Kevin McReynolds


A few weeks ago I wrote a column for comparing the Mets’ recent signing of Jason Bay to that of the 1982 addition of George Foster. Both were high-priced free agent outfielders, both were in their early 30s, both came with much hype and both (if I’m right about Bay, ’10) floundered.

Many people agreed, many took issue. Today, while working at Starbucks, my pal Rob nodded at the Foster comparison, but then made an observation of his own. “To me,” he said, “it’s more like Kevin McReynolds.”

I’ve gotta say—I agree.

The Mets added McReynolds after the 1986 season, acquiring him from San Diego for a package that included Kevin Mitchell, Stanley Jefferson and Shawn Abner. At the time, McReynolds looked to be a great addition—he could hit for power, steal a few bases, play a smooth left field. New York’s GM, a good man named Frank Cashen, thought he would bring stability to a crazed clubhouse. Yet there was one thing missing from the man; something ballplayers in New York are encouraged to have: Spunk.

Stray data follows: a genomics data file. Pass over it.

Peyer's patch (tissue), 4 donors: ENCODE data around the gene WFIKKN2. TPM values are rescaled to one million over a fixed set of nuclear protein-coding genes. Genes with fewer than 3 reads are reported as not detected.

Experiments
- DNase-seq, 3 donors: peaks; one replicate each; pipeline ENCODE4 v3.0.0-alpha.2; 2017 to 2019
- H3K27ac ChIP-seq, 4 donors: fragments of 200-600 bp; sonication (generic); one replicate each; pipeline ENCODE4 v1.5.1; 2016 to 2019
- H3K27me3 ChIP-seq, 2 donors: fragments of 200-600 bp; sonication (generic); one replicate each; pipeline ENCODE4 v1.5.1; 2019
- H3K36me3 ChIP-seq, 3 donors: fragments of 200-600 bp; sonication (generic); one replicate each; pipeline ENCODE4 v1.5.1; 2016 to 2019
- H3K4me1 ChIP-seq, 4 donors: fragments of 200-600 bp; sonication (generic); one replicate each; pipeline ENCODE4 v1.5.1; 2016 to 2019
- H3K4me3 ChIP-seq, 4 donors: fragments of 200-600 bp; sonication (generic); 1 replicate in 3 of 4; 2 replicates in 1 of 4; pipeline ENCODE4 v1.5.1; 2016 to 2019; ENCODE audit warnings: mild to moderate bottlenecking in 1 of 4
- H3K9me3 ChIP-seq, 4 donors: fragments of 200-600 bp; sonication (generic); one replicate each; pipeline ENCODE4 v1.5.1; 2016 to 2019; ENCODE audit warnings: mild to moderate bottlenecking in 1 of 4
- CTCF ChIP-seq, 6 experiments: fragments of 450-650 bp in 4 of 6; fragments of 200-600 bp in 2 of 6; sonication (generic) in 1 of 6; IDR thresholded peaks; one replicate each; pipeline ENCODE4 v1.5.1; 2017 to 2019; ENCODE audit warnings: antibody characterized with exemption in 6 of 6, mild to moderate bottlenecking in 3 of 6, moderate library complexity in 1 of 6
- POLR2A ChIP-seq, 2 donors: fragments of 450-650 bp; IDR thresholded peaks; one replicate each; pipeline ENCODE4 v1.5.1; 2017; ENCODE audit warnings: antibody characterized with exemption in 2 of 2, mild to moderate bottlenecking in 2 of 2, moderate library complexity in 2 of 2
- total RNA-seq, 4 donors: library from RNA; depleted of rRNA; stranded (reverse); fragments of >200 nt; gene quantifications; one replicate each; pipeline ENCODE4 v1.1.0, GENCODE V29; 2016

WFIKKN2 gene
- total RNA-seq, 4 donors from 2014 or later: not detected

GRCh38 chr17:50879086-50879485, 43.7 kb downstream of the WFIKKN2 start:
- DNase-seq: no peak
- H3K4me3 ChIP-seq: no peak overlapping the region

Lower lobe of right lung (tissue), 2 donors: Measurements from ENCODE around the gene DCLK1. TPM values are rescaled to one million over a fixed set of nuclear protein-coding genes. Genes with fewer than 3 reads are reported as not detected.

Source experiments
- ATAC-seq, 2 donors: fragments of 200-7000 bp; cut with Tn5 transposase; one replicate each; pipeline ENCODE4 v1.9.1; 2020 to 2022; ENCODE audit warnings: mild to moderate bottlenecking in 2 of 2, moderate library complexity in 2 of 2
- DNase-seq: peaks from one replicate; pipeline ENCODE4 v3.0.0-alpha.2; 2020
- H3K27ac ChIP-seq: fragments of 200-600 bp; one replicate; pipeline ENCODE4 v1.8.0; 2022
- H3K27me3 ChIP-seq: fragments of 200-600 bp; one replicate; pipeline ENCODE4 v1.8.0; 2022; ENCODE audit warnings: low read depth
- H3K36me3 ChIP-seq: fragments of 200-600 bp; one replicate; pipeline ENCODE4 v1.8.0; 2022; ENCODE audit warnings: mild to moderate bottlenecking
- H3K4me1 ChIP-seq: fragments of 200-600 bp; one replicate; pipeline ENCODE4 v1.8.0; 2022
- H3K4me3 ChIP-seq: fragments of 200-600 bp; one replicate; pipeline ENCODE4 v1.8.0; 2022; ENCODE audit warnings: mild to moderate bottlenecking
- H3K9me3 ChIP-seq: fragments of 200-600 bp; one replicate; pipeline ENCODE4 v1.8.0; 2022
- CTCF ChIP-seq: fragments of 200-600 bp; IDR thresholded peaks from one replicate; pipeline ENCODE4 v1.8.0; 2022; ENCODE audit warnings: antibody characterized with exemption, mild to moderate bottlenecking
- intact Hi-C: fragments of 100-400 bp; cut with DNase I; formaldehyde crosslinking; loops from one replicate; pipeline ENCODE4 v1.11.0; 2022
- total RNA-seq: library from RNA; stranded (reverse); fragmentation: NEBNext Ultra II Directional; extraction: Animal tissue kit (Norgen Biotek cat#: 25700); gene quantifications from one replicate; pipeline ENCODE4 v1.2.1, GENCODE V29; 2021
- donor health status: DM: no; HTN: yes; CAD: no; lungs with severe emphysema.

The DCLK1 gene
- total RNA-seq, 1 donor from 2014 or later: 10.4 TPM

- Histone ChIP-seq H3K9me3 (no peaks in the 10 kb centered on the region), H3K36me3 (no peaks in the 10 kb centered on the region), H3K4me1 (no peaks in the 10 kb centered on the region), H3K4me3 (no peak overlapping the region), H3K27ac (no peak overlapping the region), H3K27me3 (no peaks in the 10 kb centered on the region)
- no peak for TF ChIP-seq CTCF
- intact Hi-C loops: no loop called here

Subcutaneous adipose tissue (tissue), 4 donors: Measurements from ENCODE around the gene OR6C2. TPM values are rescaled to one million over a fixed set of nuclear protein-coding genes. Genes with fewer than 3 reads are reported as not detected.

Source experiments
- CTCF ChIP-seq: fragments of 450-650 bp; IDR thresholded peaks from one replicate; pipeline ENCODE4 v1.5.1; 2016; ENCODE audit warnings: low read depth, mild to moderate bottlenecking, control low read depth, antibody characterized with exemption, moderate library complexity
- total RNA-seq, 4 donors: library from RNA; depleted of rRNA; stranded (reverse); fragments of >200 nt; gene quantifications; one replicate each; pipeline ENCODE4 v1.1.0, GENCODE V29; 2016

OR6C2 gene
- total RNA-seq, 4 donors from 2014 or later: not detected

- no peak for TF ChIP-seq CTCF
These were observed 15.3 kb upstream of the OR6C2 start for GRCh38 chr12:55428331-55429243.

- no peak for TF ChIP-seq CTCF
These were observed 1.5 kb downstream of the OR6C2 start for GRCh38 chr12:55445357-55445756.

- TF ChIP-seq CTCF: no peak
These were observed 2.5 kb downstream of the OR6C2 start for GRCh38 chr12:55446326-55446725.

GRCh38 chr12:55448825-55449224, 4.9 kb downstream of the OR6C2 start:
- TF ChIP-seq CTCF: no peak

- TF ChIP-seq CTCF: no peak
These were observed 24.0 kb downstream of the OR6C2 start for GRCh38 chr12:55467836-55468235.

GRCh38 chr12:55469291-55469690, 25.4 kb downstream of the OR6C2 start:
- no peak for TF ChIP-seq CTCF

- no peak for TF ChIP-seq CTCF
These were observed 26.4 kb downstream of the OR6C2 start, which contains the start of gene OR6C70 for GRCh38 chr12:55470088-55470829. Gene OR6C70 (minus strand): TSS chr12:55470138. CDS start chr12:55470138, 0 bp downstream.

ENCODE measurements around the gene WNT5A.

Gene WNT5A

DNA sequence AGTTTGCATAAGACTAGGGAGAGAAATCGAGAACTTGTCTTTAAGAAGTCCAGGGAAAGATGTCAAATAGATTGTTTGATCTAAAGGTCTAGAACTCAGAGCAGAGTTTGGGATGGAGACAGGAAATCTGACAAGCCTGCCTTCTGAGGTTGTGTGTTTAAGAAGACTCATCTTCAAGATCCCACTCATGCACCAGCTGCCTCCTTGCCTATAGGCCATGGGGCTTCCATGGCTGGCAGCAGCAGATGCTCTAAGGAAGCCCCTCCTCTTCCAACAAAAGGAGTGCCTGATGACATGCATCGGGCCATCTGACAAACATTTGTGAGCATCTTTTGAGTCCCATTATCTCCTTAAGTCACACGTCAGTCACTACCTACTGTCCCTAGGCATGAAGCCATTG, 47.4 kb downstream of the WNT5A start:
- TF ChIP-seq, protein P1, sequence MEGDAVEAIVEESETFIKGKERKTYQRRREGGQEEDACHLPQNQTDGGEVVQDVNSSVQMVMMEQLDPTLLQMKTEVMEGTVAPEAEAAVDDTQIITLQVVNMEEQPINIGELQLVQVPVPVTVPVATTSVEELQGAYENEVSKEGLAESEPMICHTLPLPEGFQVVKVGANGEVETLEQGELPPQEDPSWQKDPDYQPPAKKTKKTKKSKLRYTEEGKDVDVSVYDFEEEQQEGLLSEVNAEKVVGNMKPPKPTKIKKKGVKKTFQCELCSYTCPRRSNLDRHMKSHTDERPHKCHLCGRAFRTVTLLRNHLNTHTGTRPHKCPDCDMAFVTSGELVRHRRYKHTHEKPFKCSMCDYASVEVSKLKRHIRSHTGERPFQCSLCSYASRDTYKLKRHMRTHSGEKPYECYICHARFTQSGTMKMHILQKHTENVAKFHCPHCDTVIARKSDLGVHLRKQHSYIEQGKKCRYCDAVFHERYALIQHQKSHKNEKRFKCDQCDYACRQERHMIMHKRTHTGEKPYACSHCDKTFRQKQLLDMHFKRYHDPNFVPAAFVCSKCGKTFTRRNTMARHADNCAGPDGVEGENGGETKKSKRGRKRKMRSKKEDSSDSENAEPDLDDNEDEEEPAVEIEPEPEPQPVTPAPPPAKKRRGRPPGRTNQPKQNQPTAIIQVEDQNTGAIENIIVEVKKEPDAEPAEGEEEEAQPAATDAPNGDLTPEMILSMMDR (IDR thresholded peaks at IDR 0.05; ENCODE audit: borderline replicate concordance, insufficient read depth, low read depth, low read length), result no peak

McReynolds, like Bay, was a flatliner ballplayer. Great numbers, solid effort, little spark; little oomph. When you pay the sort of money the Mets are giving Bay (and gave McReynolds), you want the complete and total package. But McReynolds—like Bay—inspired nobody. He was a good, solid guy who really wasn’t meant for New York.

Perhaps I’m wrong—but it smells awfully familiar.